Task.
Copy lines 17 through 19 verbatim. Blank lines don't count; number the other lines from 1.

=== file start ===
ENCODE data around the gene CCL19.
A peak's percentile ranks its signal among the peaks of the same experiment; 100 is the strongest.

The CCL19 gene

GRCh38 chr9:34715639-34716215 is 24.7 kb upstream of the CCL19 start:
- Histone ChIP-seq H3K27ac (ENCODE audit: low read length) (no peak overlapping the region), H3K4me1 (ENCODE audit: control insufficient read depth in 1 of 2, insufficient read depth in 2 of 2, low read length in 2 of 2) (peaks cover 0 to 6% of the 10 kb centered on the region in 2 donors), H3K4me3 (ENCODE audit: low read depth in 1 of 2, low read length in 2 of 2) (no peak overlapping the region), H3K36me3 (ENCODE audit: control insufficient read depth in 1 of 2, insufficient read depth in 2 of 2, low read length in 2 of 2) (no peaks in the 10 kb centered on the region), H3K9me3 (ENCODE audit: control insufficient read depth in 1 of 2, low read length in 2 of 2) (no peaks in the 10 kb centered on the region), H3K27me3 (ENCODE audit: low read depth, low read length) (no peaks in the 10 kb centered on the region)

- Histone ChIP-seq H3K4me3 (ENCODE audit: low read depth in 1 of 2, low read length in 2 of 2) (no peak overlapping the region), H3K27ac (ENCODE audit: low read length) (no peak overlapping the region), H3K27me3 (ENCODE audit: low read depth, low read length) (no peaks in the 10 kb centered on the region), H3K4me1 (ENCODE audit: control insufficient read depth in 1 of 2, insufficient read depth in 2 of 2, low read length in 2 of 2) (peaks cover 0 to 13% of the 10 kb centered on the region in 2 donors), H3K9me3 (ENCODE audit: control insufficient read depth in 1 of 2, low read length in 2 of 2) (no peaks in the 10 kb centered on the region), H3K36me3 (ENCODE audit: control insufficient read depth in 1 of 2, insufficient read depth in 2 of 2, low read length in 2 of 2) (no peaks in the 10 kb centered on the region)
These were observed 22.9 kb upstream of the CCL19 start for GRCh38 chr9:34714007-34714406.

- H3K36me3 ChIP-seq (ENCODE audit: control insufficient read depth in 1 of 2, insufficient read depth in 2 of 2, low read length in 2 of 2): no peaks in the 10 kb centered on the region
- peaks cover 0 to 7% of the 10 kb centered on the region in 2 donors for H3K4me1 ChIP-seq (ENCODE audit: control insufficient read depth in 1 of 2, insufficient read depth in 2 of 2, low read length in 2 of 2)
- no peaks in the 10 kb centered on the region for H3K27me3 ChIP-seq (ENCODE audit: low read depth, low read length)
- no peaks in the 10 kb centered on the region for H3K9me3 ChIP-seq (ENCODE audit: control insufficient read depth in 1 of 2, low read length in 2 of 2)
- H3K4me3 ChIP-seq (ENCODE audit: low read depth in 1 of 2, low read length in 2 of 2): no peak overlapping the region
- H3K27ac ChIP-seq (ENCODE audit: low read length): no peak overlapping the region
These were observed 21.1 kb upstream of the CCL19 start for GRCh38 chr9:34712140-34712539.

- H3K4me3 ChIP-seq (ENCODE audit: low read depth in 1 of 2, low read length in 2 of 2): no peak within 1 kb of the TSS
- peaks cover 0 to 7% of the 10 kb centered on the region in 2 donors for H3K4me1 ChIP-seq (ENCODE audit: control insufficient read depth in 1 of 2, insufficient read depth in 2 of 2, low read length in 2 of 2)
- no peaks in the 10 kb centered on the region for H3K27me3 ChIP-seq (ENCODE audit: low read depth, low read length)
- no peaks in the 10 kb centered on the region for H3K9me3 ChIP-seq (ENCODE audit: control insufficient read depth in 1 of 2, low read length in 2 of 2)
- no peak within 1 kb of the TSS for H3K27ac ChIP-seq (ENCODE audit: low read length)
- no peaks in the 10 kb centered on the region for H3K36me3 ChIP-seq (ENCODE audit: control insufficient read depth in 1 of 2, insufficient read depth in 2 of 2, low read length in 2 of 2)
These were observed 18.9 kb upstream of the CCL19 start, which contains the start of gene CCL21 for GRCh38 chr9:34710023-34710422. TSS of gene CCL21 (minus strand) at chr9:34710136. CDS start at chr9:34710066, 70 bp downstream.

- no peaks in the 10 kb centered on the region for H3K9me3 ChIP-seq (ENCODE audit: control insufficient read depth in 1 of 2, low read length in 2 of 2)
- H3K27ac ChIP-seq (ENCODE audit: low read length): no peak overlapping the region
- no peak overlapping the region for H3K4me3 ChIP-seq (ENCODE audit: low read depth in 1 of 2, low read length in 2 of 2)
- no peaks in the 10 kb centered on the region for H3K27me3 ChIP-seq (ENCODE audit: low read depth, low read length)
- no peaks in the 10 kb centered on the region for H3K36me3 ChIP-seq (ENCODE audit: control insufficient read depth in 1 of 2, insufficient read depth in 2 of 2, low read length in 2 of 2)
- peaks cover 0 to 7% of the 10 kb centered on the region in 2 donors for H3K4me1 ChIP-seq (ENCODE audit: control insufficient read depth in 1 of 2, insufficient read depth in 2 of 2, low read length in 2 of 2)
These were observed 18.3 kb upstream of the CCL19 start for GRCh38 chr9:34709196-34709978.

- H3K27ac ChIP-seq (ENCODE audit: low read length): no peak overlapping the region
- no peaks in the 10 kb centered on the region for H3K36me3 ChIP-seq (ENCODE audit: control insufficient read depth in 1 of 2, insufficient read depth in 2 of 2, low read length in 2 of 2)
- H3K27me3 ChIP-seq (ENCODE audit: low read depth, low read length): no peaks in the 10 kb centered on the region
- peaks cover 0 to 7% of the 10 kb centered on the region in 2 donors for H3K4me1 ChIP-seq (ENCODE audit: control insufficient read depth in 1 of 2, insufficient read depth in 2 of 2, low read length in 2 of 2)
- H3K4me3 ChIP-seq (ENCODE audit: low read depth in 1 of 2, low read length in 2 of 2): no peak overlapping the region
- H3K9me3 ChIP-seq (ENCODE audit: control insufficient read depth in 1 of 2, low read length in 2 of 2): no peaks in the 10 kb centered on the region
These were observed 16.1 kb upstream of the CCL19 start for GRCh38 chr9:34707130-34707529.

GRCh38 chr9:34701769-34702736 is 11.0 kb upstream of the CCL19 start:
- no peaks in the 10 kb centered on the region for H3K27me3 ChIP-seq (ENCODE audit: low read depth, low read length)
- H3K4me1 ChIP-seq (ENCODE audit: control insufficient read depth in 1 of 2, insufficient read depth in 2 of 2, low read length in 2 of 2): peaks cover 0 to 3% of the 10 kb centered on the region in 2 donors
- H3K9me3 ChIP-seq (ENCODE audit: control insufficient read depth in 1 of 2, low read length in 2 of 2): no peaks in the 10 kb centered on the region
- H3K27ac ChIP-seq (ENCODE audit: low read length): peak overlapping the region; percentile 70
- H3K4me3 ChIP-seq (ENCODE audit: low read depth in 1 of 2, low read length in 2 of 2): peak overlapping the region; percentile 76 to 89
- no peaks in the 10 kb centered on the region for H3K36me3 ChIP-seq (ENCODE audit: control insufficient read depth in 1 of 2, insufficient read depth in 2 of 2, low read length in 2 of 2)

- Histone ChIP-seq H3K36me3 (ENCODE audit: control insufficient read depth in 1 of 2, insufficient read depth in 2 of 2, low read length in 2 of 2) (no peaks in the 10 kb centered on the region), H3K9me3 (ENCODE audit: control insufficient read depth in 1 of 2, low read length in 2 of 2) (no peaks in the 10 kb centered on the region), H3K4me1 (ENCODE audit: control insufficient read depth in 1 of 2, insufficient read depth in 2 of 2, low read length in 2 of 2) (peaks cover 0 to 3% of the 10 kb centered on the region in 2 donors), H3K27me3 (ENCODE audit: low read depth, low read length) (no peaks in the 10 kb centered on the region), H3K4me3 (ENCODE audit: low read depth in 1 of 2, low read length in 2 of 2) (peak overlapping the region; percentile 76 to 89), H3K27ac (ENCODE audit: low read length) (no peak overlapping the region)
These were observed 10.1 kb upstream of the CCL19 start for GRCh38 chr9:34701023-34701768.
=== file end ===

- no peaks in the 10 kb centered on the region for H3K27me3 ChIP-seq (ENCODE audit: low read depth, low read length)
- no peaks in the 10 kb centered on the region for H3K9me3 ChIP-seq (ENCODE audit: control insufficient read depth in 1 of 2, low read length in 2 of 2)
- no peak within 1 kb of the TSS for H3K27ac ChIP-seq (ENCODE audit: low read length)